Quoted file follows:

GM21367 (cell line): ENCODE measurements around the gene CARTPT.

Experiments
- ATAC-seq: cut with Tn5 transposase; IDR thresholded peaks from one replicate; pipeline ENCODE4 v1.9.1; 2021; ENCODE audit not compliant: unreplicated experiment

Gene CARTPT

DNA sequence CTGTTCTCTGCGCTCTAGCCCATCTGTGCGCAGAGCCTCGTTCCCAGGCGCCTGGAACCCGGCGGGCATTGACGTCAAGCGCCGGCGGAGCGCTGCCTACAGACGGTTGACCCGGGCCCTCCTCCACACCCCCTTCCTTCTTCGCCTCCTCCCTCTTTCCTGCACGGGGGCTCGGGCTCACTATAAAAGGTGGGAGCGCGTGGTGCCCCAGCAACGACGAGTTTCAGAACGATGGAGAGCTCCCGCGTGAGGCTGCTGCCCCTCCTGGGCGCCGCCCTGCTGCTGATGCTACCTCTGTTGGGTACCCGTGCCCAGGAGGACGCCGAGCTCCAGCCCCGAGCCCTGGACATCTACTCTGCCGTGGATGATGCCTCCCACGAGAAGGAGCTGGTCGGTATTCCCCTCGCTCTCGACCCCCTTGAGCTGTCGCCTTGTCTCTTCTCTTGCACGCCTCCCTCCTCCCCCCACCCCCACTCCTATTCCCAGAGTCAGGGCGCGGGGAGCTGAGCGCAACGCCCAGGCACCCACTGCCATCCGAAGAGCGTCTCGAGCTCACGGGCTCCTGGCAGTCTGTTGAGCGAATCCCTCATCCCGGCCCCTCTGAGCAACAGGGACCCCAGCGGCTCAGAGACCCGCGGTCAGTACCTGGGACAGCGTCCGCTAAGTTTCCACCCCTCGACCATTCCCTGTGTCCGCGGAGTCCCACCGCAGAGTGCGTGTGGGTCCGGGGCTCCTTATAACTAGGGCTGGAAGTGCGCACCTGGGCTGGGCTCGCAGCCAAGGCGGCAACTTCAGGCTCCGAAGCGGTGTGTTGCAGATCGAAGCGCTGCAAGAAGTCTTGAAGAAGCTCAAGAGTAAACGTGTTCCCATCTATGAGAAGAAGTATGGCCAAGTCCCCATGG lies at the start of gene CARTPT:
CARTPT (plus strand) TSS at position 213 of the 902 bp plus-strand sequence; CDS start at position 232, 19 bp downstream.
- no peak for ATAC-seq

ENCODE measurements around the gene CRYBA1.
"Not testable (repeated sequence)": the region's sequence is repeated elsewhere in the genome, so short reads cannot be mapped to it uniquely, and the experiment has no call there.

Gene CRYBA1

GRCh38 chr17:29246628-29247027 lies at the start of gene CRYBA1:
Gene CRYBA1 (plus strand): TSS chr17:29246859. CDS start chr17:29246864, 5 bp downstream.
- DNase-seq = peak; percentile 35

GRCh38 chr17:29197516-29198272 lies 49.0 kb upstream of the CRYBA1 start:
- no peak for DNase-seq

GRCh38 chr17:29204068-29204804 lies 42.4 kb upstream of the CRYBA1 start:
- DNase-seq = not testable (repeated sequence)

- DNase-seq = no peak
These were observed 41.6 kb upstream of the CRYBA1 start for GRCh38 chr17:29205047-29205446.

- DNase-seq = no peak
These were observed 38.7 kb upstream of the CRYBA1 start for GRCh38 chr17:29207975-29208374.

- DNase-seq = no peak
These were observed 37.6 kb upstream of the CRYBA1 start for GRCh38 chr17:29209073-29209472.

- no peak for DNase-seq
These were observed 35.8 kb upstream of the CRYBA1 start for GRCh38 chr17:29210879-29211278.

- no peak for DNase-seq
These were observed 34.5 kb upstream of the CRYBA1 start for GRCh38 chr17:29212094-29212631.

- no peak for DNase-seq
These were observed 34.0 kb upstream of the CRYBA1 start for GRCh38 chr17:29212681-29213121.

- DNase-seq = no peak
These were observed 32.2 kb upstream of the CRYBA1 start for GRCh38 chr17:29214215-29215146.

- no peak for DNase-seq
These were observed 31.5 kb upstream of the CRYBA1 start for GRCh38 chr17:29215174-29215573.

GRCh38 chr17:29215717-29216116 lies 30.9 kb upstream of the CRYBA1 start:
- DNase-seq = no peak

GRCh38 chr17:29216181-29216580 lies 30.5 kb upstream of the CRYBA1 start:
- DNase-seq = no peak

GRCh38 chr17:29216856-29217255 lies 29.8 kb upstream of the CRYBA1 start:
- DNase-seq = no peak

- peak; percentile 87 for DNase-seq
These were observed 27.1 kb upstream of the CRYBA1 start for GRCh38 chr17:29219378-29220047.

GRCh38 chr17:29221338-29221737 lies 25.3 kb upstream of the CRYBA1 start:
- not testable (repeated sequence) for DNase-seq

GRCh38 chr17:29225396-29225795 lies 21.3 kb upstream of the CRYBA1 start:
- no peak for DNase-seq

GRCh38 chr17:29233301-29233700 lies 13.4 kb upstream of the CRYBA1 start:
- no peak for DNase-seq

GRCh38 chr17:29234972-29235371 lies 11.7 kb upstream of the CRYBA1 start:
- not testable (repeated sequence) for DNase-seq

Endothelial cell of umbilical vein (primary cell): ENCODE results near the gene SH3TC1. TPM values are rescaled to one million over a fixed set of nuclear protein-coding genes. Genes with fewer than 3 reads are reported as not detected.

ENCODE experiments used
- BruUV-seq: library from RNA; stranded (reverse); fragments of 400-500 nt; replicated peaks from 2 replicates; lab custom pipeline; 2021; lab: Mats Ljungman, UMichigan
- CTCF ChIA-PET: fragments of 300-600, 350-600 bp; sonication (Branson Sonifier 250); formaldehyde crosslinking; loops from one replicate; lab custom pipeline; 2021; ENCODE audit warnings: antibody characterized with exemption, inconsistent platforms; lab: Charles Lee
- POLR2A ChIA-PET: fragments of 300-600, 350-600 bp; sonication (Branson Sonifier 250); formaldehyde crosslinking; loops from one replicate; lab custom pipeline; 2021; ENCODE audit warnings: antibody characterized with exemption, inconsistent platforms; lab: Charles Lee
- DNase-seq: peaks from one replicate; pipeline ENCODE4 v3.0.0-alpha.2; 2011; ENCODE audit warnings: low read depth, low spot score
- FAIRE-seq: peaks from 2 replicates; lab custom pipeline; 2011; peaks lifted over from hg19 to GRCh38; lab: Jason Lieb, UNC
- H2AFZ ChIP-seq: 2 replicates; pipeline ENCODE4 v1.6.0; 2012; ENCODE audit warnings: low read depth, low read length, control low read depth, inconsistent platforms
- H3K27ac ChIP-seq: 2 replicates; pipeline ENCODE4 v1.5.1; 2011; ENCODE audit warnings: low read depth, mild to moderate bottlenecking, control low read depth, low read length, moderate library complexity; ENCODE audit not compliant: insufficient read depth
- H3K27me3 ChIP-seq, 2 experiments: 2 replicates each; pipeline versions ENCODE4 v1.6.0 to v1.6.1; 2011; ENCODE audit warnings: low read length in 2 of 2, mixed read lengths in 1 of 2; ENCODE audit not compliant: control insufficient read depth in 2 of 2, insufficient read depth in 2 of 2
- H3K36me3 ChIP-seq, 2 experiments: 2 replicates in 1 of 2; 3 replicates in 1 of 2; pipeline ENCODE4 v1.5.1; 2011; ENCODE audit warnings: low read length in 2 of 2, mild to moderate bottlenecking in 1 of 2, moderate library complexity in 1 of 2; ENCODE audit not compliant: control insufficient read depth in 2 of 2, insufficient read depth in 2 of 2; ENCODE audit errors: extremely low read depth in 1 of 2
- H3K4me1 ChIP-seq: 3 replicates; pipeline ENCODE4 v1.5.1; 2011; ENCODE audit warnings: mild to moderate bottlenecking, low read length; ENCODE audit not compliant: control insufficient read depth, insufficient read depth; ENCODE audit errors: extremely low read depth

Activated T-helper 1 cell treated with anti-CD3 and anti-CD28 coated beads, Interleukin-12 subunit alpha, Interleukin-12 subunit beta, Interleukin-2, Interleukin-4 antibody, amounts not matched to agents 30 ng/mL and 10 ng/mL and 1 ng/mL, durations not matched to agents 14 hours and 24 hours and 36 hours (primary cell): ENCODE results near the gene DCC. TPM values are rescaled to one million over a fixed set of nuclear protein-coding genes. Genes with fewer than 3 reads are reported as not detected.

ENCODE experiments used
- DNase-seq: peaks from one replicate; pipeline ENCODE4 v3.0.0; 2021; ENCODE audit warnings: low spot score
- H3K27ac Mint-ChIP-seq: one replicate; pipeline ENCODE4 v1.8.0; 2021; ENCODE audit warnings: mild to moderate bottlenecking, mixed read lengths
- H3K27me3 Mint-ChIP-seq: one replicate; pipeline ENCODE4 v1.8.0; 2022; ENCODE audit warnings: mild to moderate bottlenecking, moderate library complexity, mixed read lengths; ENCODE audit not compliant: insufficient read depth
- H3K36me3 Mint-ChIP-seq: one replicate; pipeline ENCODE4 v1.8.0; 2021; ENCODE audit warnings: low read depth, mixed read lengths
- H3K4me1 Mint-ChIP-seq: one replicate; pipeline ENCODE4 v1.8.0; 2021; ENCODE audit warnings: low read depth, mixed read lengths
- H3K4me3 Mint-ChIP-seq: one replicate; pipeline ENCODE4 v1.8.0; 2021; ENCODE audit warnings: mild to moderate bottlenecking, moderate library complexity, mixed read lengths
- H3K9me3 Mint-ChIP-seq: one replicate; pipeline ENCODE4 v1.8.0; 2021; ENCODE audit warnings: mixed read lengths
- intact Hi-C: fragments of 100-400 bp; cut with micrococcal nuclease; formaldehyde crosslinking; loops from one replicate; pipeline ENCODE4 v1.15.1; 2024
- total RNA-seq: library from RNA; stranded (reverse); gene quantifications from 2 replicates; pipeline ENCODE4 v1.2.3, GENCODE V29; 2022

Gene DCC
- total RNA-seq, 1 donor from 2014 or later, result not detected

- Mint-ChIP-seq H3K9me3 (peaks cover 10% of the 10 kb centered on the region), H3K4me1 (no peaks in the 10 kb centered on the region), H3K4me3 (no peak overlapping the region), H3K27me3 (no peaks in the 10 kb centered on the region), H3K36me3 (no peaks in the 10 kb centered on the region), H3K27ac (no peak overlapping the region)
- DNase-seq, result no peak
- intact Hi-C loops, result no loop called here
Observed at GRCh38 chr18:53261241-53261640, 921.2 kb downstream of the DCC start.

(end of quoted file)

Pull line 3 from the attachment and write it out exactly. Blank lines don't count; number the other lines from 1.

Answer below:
- ATAC-seq: cut with Tn5 transposase; IDR thresholded peaks from one replicate; pipeline ENCODE4 v1.9.1; 2021; ENCODE audit not compliant: unreplicated experiment